(EDITOR’S NOTE: In order to understand current events, this article begins with historical information.)
It was a massive plan to grow Ford City’s economy through revitalization of the old PPG Shop 2 building. Senator John Murtha spoke at a groundbreaking ceremony on August 30, 2002 and gave his support. Grant money was funneled through Ford City Borough to the Greater Ford City Community Development Corporation. Loans were secured with the property as collateral and it appeared the town was on its way to reinventing itself.
Among the grants received was one for $581,000 from the Economic Development Administration (EDA). The grant came with the guarantee that Ford City would maintain ownership of the property until 2017.
However, by 2007, the fabric began to unravel of the CDC. Loans went unpaid and the project was bankrupted after about $10 million in federal and state grant funding was invested into the revitalization of that property.
In December 2009, Council violated the terms of the grant when it gave up ownership of the property to F&M Bank. Council members Terry Tokarek and Tim Malek voted against it. Councilmen Ron Dillard, John Lux, Ray Klukan, and Tom Shaffer voted for it. Mayor Mantini also voiced support for giving up ownership.
Following foreclosure in 2010, the property was sold to BelleFlex Technologies and has now been placed back on the tax rolls, adding to Ford City’s tax base.
Meanwhile, the clock was ticking. Ford City was no longer the owner, and thereby defaulted on their agreement with the EDA.
Council members came and went with each term of office, forgetting or ignoring the EDA default. And the EDA was not pursuing it, so it was the old idiom, “Let sleeping dogs lie.”
Nearly four years had elapsed when then-mayor (now councilman) Marc Mantini went to Philadelphia and inquired about the grant violation. The proverbial sleeping dog was now awakened.
Former council member Jerry Miklos said he felt the EDA was just wanting to let the issue die.
“The EDA never wanted to sue Ford City Borough, and they told us so,” Miklos recalled. “If they wanted to come after this money, they would have done so long before the Statutes of Limitations expired in April 2016.”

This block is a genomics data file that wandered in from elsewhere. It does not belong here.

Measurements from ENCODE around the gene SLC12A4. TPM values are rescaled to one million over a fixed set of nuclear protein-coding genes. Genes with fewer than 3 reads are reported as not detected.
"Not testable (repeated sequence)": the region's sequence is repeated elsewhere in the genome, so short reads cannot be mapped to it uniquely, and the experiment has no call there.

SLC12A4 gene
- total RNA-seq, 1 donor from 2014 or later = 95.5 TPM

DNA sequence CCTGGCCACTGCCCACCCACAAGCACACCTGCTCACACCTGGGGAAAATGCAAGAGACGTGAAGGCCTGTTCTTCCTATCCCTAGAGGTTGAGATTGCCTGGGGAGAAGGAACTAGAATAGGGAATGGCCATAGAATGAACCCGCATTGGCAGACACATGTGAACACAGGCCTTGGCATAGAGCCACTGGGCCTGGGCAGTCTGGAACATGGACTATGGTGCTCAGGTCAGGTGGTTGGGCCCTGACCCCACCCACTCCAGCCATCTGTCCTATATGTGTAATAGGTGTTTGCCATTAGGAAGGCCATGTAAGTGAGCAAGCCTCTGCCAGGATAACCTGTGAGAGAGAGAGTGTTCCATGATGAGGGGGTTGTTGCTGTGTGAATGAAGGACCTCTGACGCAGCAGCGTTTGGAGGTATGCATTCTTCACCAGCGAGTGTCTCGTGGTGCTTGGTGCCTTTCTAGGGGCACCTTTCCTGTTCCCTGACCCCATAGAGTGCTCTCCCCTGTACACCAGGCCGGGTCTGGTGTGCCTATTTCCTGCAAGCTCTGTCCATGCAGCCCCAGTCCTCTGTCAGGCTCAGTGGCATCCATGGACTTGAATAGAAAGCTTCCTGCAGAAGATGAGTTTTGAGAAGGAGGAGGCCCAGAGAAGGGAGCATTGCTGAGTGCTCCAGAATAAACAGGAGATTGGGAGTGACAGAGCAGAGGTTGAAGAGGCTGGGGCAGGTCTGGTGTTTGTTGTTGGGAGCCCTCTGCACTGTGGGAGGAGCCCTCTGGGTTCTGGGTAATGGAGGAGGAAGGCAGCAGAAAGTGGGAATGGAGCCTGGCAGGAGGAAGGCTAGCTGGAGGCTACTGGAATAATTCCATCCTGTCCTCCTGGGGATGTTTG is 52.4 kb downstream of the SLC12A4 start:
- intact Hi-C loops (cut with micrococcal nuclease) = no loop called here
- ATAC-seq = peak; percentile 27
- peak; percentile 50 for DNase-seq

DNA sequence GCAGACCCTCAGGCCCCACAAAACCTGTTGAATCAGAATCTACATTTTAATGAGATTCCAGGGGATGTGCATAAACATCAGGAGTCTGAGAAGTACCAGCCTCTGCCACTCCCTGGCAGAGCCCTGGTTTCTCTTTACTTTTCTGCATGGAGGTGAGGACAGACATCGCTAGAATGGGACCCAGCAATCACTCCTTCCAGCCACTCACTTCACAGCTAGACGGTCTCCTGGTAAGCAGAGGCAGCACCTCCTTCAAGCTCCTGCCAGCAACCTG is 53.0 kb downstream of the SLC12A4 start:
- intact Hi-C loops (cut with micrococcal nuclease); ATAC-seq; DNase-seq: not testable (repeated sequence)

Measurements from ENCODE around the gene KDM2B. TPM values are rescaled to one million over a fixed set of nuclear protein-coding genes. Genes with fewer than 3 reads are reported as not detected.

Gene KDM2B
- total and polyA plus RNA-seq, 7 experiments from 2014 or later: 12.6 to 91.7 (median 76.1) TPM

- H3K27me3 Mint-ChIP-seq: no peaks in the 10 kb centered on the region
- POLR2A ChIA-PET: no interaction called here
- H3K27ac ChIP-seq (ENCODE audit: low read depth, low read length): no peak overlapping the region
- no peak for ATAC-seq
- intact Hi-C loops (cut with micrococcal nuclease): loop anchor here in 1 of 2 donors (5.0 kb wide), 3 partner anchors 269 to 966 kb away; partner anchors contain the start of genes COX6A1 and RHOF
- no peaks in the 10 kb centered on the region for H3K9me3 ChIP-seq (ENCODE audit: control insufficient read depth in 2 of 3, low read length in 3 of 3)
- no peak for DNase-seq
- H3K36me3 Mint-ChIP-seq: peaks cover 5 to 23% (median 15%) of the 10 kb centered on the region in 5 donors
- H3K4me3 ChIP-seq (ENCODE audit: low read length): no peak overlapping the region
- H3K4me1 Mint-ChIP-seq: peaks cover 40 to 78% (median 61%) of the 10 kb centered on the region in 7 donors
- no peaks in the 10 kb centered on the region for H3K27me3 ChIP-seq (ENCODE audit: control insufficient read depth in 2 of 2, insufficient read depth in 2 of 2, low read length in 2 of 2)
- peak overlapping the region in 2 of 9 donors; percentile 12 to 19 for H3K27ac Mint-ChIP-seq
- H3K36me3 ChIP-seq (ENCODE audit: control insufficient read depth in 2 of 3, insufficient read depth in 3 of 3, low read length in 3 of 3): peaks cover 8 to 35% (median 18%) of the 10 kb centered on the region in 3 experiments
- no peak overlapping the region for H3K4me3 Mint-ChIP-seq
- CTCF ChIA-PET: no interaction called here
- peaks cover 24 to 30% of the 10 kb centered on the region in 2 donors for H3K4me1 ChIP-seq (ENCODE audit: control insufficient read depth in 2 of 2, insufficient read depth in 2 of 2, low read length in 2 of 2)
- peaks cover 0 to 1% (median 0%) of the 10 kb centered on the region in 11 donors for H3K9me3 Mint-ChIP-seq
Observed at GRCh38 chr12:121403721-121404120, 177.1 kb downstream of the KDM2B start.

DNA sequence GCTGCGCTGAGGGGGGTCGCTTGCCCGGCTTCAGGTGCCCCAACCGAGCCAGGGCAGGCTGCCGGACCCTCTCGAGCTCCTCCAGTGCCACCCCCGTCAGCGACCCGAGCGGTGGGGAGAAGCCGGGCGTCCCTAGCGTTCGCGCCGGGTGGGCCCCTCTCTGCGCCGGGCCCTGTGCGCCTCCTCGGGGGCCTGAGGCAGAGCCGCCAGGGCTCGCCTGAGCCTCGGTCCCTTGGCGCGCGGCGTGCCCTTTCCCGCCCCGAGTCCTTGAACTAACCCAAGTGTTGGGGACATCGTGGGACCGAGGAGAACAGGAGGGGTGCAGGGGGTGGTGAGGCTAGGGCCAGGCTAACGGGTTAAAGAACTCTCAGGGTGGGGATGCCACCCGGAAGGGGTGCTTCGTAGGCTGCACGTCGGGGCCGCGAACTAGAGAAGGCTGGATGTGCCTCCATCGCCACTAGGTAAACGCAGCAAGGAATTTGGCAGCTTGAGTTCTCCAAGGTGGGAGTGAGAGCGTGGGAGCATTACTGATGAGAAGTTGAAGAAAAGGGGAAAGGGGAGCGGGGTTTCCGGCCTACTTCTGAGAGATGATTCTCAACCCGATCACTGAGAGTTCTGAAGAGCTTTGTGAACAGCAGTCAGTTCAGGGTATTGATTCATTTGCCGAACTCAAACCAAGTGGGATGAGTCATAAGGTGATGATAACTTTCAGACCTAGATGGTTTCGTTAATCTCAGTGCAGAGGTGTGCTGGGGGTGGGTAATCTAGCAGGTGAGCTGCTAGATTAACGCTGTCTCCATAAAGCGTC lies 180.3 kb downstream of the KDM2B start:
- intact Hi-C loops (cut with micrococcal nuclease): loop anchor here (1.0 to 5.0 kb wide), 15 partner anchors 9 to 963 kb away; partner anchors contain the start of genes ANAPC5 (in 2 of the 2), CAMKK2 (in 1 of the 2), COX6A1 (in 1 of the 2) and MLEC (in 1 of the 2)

In October 2014, Council was then offered a settlement by EDA Regional Director Willie Taylor. His correspondence read: “Based upon the original grant award of $581,000, and taking into consideration the number of years that the Borough of Ford City maintained compliance with the grant award, EDA will agree to accept the sum of ($116,200) sufficient and adequate consideration to extinguish the grant obligation.”
If Ford City Borough Council makes the first of three annual payments of less than $39,000 by April 15, 2015, a full release from the terms and conditions of the initial grant award would be applicable, Taylor wrote in the October letter.
Ford City Borough Manager Eden Ratliff recommended Council to accept the offer. However, no action was taken. The April 15, 2015 deadline came and went, and so did Taylor and new Interim Regional Director Tonia Williams was in his seat. With media attention and political pressure mounting, Williams took a hard line and demanded full repayment plus interest.
“A reduced debt amount or forgiving the debt in its entirety are not viable options. Therefore, EDA has no alternative but to disallow all EDA project costs and establish a debt with the United States Treasury for the full amount owed,” an October 2015 letter read.
However, no demand note from the United State Treasury was ever received by Ford City. And by April 2016, the length of time had elapsed when it was too late to file a claim against Ford City.